Buying one of these vehicles does not come with a license to destroy public land and wildlife habitat. The law should require visible license plates so the public has a way of reporting the vandals when we spot them in action.
There destructiveness is undefendable. It's selfishness on wheels.
CONSERVATION — The Backcountry Hunters & Anglers of Washington group is meeting in the Colville National Forest Friday through Sunday for its annual summer meeting and work party.
This year's habitat projects will focus on Middle Fork of Calispell Creek, where the group plans to build split-rail fencing and repair ATV abuses in an area called Delaney Meadows.
“This area is notorious for abuse, but enforcement has been cracking down here, bettering the chances our efforts will not be dashed nights later by more outlaw riders,” said Jeff Holmes, BHA member, adding that there also will be plenty of campfire discussion about fishing and big-game hunting in the area.
Sportsmen who want to engage with the group can contact Jeff Holmes email@example.com or Joe Mirasole firstname.lastname@example.org
TRAILS — A popular Bitterroot Mountains destination for ATVers up from the North Fork of the Clearwater River has been closed to motorized traffic temporarily because of lingering snow and wet conditions, the Clearwater National Forest says.
Fish Lake Trail 419, located 15 miles south of Hoodoo Pass near the Idaho-Montana state line, is closed to motor vehicles to prevent damage to the trail and fragile high alpine meadows on the lake’s western edge, where ATVers like to congregate.
The trail is still snow-covered in many places, said Adam McClory, the Clearwater's North Zone recreation staff officer. The dispersed campsites located near the lake are also under snow.
McClory said that Forest officials hope to reopen the trail in mid-August.
BIG-GAME HUNTING — Idaho Fish and Game officials are asking hunters whether trophy-species tag holders should be required to abide by the same motorized vehicle restrictions other hunters must obey.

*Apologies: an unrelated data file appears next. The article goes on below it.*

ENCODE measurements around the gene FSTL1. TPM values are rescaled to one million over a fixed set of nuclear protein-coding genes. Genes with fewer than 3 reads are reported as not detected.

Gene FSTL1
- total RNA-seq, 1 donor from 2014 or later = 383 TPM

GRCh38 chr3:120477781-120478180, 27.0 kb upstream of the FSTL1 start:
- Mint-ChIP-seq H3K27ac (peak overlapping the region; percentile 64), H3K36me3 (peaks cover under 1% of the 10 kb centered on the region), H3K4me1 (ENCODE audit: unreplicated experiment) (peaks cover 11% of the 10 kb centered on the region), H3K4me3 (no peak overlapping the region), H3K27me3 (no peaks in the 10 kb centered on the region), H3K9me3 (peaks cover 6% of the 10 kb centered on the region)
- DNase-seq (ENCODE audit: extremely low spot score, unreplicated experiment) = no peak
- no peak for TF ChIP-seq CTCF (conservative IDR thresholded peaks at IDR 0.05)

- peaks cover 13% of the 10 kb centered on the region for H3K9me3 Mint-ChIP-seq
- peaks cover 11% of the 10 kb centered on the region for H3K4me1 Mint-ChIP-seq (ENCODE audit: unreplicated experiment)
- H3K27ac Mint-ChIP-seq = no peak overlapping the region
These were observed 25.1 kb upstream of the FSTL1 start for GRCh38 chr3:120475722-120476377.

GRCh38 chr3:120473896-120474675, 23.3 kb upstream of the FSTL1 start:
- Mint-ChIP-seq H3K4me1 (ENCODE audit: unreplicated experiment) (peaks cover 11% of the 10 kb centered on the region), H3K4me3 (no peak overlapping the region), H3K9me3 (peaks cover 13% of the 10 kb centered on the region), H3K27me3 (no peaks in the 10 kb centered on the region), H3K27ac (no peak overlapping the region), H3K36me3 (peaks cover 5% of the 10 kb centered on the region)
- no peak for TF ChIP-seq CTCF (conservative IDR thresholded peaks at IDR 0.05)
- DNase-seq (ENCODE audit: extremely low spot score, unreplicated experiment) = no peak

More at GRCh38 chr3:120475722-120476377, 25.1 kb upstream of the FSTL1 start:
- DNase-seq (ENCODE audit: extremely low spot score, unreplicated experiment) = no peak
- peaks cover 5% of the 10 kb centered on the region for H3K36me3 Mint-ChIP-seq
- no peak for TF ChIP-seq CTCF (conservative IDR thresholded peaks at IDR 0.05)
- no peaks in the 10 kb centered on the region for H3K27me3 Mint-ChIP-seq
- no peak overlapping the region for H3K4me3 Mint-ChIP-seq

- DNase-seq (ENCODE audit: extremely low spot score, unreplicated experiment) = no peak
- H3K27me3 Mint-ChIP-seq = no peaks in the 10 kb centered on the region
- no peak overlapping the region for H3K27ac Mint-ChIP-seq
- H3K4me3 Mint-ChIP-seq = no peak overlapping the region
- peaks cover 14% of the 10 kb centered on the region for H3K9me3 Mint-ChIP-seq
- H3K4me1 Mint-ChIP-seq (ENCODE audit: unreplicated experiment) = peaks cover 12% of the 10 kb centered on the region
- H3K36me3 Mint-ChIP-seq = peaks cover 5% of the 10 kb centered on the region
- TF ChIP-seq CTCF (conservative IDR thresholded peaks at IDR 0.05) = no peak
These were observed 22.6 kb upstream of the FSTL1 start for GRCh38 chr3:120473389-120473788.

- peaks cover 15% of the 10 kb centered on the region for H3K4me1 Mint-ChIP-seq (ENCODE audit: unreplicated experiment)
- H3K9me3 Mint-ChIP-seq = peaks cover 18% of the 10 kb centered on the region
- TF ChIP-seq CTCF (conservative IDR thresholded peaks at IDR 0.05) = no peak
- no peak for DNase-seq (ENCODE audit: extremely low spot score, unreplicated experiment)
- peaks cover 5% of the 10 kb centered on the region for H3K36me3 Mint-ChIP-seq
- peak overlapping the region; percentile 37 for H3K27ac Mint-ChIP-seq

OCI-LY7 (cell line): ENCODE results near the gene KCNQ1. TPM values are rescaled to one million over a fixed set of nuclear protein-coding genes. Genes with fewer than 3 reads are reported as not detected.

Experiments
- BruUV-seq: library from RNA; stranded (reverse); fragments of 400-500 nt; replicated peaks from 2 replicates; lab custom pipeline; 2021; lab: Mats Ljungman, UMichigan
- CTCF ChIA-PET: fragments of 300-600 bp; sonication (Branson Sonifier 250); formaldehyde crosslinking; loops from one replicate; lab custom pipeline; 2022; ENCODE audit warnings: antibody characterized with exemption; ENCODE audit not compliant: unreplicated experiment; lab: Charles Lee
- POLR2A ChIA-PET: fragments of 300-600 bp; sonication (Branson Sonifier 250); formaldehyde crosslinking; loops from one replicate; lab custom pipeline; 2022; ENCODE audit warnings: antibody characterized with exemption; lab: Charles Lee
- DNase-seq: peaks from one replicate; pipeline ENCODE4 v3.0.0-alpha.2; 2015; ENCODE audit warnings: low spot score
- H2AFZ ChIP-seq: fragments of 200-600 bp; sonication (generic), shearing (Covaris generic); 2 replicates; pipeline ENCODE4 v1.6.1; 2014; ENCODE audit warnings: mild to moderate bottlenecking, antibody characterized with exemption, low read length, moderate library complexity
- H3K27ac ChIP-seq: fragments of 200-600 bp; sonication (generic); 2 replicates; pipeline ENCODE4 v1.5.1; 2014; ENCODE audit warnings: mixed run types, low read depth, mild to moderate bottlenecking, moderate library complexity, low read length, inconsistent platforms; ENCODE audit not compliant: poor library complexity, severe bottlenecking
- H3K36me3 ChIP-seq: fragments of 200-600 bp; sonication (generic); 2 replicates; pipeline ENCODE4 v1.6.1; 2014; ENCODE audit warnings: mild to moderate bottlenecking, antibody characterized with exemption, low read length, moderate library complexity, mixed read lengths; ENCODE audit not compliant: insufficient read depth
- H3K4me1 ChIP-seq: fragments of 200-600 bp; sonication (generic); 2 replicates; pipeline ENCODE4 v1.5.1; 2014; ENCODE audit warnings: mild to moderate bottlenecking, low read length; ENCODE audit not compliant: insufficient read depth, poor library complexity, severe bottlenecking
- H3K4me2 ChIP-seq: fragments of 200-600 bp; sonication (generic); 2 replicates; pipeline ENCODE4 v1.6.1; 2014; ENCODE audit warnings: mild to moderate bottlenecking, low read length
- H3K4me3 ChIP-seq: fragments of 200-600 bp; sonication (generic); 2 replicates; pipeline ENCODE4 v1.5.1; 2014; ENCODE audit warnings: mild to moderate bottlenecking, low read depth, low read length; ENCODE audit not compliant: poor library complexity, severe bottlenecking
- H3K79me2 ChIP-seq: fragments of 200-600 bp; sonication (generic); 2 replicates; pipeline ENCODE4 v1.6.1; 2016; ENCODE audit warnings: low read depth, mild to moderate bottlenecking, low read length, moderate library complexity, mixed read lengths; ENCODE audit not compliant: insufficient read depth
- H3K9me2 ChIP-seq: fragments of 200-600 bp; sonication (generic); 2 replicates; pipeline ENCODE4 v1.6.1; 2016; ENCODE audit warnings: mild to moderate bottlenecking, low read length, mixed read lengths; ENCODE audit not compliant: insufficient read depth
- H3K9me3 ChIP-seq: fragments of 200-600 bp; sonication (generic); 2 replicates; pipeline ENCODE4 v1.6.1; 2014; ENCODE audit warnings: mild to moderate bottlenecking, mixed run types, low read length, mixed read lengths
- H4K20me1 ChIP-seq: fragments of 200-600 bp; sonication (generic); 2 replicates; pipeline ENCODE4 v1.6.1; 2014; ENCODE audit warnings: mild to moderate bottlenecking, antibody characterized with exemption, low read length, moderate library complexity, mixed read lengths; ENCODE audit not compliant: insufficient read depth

After getting feedback from hunters for years, the agency is proposing to apply motorized restrictions to trophy hunts in game management units where restrictions already apply to big game hunts in the southern half of Idaho (see map).
Motorized vehicle restrictions were adopted years ago to resolve many hunters’ concerns about off-road travel conflicting with other hunters in the field.
Typically, these rules restrict the use of any vehicle while hunting, including ATVs, ORV and motorcycles, to established road open to a full-sized automobile. Hunters may use any motorized vehicle to retrieve downed game or to set up camp, if travel in the area is allowed by the land owner or manager.
Motorized vehicle restrictions can be applied to any big game hunt, including trophy species (moose, bighorn sheep and mountain goat). But the restrictions have not been applied to trophy species hunts. This has lead to situations in which other big game hunters, such as elk, deer and bear hunters, were restricted in an area while trophy hunters, at the same time, could use motorized vehicles.
Click here to register your comment by July 25 in Fish and Game's online survey.